ATLANTA (AP) — If Buffalo and Kansas City both reach the AFC championship game, they’ll head to Atlanta, of all places, to compete for a spot in the Super Bowl. The neutral site is just a one-off for now, the hasty solution to a crucial game being called off in the next-to-last week of the […]
Column: Super Bowls before the Super Bowl? Don’t rule it out
ATLANTA (AP) — If Buffalo and Kansas City both reach the AFC championship game, they’ll head to Atlanta, of all places, to compete for a spot in the Super Bowl.
The neutral site is just a one-off for now, the hasty solution to a crucial game being called off in the next-to-last week of the regular season after Damar Hamlin’s frightening collapse on the field.
Hamlin, thankfully, is on the road to recovery.
Now, one can’t help but wonder if the NFL, in a never-ending quest to increase its wealth and raise an already towering profile, could use this as a test run for staging conference title games at predetermined sites — just like it does with the Super Bowl.
The owners are surely intrigued by the thought of two mini-Super Bowls before the Super Bowl.
Don’t brush off this idea, which has been bandied about before — most notably by the late Lamar Hunt, longtime owner of the Chiefs, whose proposal in the 1990s was rebuffed by his fellow owners.
“He was a big-event guy. He loved big events,” remembered Bob Moore, the team’s historian and former media relations director. “He thought a warm-weather, indoor location somewhere would be preferable” to decide which two teams went to the Super Bowl.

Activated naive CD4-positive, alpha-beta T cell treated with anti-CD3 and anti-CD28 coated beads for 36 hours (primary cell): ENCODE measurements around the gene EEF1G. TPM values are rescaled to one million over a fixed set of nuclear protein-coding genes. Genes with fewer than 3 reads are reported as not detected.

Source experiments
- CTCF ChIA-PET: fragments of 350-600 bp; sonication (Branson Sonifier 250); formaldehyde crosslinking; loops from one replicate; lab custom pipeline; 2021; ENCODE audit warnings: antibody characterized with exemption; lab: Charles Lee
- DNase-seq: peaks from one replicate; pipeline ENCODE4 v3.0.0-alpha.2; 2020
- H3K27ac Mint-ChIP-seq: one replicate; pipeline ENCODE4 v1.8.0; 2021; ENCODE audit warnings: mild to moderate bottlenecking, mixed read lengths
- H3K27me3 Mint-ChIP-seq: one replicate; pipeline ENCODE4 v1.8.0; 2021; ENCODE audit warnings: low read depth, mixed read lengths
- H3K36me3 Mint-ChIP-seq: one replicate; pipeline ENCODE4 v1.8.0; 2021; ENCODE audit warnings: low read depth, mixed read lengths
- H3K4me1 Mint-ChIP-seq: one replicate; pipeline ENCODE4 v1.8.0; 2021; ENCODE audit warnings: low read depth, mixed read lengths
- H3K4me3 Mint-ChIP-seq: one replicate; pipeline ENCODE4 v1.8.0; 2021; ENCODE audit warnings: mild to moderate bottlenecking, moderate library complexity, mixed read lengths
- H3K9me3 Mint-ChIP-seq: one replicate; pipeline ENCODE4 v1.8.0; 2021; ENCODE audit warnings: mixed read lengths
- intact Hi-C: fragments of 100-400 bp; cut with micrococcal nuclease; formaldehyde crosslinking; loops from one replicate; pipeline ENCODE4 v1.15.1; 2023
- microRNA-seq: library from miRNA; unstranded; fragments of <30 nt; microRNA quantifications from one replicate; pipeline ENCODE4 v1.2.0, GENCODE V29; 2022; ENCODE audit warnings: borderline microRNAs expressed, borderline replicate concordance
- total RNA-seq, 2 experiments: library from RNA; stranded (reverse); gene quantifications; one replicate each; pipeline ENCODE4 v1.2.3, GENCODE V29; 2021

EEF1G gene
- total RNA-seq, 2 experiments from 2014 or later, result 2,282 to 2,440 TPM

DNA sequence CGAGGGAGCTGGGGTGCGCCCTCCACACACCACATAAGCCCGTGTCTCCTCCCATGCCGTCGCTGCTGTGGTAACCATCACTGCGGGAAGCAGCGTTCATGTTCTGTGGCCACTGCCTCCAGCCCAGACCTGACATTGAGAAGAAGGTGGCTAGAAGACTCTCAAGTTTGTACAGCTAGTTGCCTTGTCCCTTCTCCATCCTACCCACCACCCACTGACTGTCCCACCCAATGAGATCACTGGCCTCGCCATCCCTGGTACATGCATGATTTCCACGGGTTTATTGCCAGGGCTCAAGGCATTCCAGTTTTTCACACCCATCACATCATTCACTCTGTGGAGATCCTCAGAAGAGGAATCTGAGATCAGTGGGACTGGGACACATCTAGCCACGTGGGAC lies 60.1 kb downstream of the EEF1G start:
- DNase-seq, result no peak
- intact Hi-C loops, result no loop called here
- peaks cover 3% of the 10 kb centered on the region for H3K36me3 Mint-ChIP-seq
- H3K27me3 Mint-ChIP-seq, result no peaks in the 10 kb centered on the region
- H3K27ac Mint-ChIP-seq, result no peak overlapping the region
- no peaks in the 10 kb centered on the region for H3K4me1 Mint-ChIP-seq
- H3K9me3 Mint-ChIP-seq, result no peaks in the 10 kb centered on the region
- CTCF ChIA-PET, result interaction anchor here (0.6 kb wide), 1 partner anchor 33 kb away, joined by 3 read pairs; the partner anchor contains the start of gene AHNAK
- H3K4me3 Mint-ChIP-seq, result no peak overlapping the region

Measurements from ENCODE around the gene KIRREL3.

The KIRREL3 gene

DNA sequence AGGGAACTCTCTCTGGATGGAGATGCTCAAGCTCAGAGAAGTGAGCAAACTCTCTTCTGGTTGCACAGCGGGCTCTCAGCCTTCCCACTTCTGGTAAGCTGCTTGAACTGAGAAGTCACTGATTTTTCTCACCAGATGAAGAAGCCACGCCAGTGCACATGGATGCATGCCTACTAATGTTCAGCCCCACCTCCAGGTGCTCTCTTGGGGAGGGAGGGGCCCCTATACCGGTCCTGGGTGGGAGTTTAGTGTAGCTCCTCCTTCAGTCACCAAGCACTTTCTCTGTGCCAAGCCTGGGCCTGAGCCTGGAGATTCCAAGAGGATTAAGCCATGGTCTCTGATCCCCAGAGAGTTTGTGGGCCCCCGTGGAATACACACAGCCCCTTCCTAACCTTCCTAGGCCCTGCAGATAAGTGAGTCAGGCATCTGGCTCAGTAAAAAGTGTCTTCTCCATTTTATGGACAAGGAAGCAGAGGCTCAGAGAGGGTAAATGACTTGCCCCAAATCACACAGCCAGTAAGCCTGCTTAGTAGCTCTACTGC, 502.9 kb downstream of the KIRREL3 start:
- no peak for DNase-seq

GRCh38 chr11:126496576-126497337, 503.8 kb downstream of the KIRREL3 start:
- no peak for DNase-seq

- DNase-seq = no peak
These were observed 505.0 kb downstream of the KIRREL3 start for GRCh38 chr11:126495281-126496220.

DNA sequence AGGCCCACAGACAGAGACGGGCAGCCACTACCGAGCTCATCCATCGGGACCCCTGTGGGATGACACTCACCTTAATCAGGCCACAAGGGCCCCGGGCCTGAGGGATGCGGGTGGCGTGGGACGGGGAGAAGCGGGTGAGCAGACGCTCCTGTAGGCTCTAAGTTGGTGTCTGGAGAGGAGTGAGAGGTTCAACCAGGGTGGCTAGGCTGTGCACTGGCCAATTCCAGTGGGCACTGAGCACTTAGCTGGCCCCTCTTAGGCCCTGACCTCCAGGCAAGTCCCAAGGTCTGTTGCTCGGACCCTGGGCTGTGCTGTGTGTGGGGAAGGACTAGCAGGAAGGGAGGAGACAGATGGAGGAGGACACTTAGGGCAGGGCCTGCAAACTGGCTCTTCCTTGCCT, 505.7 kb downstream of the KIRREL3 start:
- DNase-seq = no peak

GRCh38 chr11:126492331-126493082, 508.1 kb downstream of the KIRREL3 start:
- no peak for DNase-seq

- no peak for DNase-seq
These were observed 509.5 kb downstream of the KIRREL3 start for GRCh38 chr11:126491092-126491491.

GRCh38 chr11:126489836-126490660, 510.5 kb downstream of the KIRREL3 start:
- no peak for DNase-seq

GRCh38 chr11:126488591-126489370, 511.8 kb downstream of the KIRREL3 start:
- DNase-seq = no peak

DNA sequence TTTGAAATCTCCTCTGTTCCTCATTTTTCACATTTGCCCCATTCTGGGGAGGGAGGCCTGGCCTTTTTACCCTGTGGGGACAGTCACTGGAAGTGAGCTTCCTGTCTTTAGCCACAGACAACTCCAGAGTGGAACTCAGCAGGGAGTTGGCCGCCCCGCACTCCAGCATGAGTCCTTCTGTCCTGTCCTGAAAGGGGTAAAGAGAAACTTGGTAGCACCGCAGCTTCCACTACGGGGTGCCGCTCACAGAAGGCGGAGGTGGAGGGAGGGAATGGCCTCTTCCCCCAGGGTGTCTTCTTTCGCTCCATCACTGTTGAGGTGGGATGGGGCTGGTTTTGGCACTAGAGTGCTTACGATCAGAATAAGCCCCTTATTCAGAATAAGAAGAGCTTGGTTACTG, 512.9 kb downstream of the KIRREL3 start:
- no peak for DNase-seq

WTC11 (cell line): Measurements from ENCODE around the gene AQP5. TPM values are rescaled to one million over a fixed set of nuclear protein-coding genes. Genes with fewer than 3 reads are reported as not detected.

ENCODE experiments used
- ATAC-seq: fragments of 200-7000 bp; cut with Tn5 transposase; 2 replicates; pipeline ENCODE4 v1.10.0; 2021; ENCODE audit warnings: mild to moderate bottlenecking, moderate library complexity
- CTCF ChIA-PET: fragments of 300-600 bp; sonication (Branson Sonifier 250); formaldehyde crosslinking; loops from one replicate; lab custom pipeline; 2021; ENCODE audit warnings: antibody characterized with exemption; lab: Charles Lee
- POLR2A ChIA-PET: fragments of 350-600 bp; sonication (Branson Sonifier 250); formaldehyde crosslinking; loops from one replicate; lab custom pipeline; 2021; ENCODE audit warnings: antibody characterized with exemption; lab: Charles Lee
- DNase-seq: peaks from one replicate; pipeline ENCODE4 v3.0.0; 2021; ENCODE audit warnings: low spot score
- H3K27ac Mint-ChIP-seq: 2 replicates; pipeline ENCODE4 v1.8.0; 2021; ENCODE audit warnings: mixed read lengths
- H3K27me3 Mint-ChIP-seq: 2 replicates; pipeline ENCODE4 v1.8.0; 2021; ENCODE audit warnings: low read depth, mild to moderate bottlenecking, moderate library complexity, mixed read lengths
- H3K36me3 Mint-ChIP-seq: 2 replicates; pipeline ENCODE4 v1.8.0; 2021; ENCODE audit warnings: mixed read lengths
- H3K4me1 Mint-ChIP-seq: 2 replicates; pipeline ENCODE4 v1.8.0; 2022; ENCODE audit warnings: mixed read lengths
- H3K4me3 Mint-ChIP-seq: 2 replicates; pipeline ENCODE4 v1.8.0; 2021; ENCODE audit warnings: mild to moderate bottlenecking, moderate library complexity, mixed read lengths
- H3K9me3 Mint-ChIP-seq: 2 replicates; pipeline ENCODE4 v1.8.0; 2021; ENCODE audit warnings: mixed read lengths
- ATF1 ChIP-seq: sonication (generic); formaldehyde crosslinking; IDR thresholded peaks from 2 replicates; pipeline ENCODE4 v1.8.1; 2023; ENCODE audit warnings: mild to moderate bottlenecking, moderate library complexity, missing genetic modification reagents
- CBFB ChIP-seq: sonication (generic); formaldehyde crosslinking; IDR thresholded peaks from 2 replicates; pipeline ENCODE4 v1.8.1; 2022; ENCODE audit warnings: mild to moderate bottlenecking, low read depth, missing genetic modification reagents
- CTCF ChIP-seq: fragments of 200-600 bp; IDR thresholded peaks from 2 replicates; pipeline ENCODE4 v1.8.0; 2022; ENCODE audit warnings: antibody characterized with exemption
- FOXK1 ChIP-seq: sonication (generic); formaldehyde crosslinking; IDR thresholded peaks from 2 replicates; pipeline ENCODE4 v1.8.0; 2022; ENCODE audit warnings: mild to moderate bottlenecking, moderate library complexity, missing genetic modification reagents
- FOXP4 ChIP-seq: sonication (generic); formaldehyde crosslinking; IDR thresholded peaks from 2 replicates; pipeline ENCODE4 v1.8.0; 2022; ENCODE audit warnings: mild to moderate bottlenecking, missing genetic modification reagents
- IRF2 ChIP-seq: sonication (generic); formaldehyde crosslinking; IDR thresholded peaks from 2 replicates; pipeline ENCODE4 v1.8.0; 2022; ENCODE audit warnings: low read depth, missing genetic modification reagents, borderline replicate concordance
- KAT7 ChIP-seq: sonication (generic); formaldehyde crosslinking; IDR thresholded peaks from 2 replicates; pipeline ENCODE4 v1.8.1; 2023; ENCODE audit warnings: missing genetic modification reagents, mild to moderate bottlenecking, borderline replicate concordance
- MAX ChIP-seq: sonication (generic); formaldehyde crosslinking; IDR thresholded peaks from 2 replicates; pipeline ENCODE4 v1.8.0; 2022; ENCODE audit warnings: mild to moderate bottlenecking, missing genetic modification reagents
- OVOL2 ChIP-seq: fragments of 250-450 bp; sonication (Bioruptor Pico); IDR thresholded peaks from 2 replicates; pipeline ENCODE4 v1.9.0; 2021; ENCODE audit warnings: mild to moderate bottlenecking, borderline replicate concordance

Not surprisingly, the players seem against the idea.
They believe the team that posts the best record in each conference deserves to play at home at least until the Super Bowl — with all the advantages that entails, from fan support to a familiar stadium surface to potentially inclement weather they’re used to playing in.
“It’s only right to reward the No. 1 seed from a long season to be able have home-field advantage through the playoffs,” Bills safety Micah Hyde said Friday.
But player sentiments are unlikely to carry a whole lot of weight.
This will come down to money, and whether the owners think they can make more of it with conference title games being held at neutral stadiums.
In all likelihood, they can.
“Obviously, the NFL is going to love that, because they’re able to pick and choose more stadiums to play in, revenue,” Hyde said. “It would make sense for them.”
This season’s potential neutral location for the AFC title was mandated by the league after Hamlin went into cardiac arrest during a Bills-Bengals game that would’ve had a major impact on playoff seeding.
Buffalo had a shot at gaining the top seed — and home-field advantage — by beating Cincinnati. Instead, the Bills (13-3) wound up playing one less game than Kansas City (14-3) and settled for the No. 2 seed.
Kansas City does get the advantage of being off this weekend, while Buffalo is set to host Miami in a wild-card game. But if the Bills win that one, and both Buffalo and the Chiefs win at home in the divisional round, then Atlanta would host the AFC title game on Jan. 29.